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Summary of speech from Naomi Long MEP to the Renew Group

Speaking to the Renew Group of MEPs in the European Parliament, Alliance Leader Naomi Long MEP said: “Brexit is clearly challenging for all of us. Those of us in Europe, those of us in the United Kingdom and in Ireland, but it is an existential challenge for us in Northern Ireland. It undermines the notion of interdependence, cooperation, freedom of movement and respect for different identities that has underpinned the Good Friday Agreement for the last 21 years.

“Our peace and security rely upon the Good Friday Agreement, our political system relies upon the Good Friday Agreement, and it is not unrelated to Brexit that our Assembly collapsed only 6 months after Brexit was voted through, because the diametrically opposed positions of the parties in Northern Ireland on the issue of Brexit made it impossible to find a cohesive Executive. Whilst it wasn’t the sole reason for the collapse, it certainly added to the pressures and has definitely made restoration of that Executive impossible. We have now been without any regional government in Northern Ireland for three years.

 

“In the United Kingdom, we don’t have a written constitution and our parliamentary democracy is based on hundreds of years of convention and relies very much on people respecting the traditions of our Parliament and how it operates. We have seen that parliamentary democracy swept away.

 

“Prorogation of Parliament for five weeks is unprecedented in a recess period. When MPs are on holiday Parliament can be recalled. For example, when I was an MP we were recalled when it came to a vote on the war in Syria: we were able to take that to a Parliamentary vote despite the recess. That is impossible now during prorogation. Therefore, even in a crisis of the magnitude of a war being declared on the United Kingdom, Parliament cannot be recalled, so no one should be under any illusion that this is an abnormal set of circumstances. We also have senior government ministers who decide for themselves whether they will abide by the legislation that has been passed. Again, unprecedented that a government would refuse to abide by legislation in Parliament.

 

“I believe the Prime Minister’s intention is to run out the clock. He would then turn to Parliament with the Northern Ireland-only backstop, and he would say that if Parliament rejected it, Parliament were to blame for a no-deal Brexit because he fully expected it to be rejected. Or alternatively, if they accepted it, he would be the saviour of the country and would go to an election on a high, having got the deal through. So it was a win-win scenario.

  

“I think Boris Johnson will try to split the European Union and will lobby other governments to refuse an extension. He will seek to isolate and pressure the Republic of Ireland around the backstop and I think he will try to frustrate the EU, for example by not appointing a Commissioner in the hope that the UK will be expelled from the EU for its behaviour, and I believe that we must resist giving the Prime Minister what he wants at every step.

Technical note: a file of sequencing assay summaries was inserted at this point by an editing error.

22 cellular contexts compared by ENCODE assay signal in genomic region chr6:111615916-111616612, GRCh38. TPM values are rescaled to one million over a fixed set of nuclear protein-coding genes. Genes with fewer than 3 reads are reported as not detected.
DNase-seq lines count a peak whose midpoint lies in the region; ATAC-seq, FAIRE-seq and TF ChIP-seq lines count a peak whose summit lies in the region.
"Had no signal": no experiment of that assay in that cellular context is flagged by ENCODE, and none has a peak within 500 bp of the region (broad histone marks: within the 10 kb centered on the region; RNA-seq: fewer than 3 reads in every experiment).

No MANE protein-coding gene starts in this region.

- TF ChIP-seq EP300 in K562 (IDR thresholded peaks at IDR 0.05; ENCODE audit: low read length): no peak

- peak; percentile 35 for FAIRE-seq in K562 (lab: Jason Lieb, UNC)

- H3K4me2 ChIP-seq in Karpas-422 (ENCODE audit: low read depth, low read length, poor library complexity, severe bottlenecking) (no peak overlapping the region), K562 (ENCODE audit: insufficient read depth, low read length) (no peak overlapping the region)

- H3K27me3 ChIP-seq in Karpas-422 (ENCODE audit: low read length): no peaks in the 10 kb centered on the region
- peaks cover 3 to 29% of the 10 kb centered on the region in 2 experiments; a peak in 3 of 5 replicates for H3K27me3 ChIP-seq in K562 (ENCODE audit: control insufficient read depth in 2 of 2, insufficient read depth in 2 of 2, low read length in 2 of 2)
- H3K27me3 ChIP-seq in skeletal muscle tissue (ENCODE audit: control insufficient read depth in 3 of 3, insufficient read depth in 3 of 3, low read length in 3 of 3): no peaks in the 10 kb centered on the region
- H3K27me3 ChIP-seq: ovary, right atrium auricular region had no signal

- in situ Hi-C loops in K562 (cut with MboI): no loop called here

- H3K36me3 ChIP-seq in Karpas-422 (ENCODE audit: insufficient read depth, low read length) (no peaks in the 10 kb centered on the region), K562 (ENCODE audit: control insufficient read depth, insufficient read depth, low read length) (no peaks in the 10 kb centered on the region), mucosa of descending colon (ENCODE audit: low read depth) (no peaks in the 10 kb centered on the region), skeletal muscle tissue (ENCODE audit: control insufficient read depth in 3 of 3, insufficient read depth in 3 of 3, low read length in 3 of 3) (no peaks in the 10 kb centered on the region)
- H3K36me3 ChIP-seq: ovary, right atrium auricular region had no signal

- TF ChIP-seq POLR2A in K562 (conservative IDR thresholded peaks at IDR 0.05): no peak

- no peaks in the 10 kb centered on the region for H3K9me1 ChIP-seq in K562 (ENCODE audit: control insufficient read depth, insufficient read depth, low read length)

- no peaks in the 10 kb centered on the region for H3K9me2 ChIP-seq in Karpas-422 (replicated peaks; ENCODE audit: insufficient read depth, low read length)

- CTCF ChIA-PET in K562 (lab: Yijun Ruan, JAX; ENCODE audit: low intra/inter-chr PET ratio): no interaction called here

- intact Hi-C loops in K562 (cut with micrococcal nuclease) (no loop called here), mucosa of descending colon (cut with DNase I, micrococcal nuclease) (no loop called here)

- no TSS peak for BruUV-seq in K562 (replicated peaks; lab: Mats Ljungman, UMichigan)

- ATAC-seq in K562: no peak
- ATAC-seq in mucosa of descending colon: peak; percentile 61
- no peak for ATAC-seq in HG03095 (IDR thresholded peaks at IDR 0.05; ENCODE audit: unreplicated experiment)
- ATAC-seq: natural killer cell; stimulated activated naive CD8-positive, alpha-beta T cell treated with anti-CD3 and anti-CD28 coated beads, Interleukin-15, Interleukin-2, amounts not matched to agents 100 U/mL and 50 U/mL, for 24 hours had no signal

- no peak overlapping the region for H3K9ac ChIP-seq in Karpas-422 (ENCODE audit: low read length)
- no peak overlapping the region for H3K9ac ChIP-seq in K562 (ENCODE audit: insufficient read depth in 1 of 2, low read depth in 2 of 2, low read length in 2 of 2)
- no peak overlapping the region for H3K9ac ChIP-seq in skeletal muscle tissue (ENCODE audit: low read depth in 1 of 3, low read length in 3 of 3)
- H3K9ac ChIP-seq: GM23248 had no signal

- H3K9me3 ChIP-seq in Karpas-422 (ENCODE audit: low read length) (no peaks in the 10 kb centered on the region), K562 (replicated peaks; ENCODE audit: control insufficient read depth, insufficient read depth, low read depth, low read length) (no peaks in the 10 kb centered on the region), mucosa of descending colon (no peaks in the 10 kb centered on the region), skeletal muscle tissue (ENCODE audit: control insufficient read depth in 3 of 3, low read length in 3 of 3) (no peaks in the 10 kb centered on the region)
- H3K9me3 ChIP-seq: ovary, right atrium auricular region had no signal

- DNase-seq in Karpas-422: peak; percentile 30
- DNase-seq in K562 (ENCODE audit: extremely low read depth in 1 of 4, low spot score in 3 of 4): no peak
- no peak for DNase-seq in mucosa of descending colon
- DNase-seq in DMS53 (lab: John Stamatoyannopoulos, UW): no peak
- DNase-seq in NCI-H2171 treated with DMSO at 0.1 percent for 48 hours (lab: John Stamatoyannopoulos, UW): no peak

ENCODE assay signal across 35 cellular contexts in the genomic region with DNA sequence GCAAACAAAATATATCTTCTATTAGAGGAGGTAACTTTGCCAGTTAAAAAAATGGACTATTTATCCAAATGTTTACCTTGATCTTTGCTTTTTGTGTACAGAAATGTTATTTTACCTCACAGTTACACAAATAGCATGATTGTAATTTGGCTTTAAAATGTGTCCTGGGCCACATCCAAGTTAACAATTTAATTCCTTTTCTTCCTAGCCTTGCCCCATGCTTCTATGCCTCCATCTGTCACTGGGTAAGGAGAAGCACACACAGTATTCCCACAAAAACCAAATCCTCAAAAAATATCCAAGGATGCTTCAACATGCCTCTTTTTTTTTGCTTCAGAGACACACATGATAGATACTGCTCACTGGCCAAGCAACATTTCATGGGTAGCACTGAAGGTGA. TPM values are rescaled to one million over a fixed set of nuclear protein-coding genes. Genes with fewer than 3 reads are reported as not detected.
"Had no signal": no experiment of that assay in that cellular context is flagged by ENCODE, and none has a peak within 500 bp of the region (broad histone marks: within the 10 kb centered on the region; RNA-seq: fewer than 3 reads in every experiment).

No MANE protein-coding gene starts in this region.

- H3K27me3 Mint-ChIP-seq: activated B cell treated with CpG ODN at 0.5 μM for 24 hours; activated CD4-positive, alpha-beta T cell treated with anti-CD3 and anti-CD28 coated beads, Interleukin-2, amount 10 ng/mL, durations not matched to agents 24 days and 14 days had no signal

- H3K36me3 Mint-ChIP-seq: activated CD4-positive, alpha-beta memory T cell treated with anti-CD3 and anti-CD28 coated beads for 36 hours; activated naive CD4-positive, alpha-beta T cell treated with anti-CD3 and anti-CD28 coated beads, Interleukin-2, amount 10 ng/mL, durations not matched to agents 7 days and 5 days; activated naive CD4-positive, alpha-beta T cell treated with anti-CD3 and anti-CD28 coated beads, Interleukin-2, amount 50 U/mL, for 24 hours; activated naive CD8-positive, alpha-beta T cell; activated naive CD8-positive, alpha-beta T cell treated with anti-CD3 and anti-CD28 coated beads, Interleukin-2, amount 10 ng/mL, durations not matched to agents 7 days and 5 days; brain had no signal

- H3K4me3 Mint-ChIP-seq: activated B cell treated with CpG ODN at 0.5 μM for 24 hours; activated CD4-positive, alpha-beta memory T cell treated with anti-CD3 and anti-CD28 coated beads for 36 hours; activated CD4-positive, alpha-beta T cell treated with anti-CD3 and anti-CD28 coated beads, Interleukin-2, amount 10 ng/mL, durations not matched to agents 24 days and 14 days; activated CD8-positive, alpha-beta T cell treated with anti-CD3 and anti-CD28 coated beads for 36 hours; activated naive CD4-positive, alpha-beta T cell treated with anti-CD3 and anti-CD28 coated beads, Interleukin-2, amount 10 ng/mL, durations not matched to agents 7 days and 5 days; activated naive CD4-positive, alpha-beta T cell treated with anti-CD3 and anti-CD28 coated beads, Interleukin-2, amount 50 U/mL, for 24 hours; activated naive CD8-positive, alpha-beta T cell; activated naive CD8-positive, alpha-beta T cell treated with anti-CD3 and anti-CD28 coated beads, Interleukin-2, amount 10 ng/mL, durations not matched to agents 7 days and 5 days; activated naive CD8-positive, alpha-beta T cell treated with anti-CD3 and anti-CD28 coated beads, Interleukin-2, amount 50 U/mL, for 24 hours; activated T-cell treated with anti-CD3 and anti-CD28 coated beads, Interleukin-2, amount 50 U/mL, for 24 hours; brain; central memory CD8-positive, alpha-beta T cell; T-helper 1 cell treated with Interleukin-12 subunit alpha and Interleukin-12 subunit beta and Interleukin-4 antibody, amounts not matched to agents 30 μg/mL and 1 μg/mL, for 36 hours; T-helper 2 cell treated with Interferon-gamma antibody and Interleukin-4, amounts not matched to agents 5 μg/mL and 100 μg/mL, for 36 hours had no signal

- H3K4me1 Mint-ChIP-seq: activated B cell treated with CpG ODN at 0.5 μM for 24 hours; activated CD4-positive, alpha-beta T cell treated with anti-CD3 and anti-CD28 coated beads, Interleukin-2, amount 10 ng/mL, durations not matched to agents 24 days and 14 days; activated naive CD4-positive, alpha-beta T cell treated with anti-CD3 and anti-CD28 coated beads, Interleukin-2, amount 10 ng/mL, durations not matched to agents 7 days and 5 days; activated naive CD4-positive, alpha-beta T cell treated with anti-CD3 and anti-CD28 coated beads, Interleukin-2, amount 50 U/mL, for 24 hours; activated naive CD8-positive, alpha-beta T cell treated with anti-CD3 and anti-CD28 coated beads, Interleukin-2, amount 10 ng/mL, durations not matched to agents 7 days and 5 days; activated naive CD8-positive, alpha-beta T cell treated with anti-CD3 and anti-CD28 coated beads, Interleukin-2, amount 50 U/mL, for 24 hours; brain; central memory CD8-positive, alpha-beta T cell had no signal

“We are in a crisis, and I am asking people to go and speak to their heads of government to avoid, at all costs, a confrontation with the Prime Minister. Do not allow the EU to take the blame for the crisis which is unfolding, the Prime Minister should bear responsibility for that, but beware also that a no-deal exit from the EU will be  damaging to the EU. Brexit has demonstrated forcibly that leaving the EU is a disastrous course of action. That has been beneficial to the European Union in terms of quelling the movements in other countries to leave, and I would plead with you not to allow the UK to reinvigorate that movement, as its economy will crash and that contagion will spread.

 

“In particular, in Northern Ireland, the Northern Ireland-only backstop is not popular with the Democratic Unionist Party, it is not popular with the ERG and elements of the Conservative Party but it is popular with business, trade unions, civic society and with the majority of voters in Northern Ireland.

 

“We have been hugely traumatised with 40 years of violence. It is a majorly sensitive issue and I would appeal to people to urge caution around their language when they talk about the potential for violence and instability. We are dealing with a population that suffers from post-traumatic stress disorder, with one of the highest suicide rates in Europe and so when people use glib language around violence and potential for violence to be reignited, it re-traumises our community. When the Prime Minister said he would rather “die in a ditch” than concede anything on the Irish border, it caused tremendous hurt and distress to those who have found their family relatives dead in ditches at the Irish border over many years.

 

“I would appeal to us as a Group to use our influence to ensure that we do not allow Prime Minister Johnson to frustrate Parliament, to frustrate the European Union, but also not to unpick the basis of the Good Friday Agreement on which our peace and our prosperity rests.”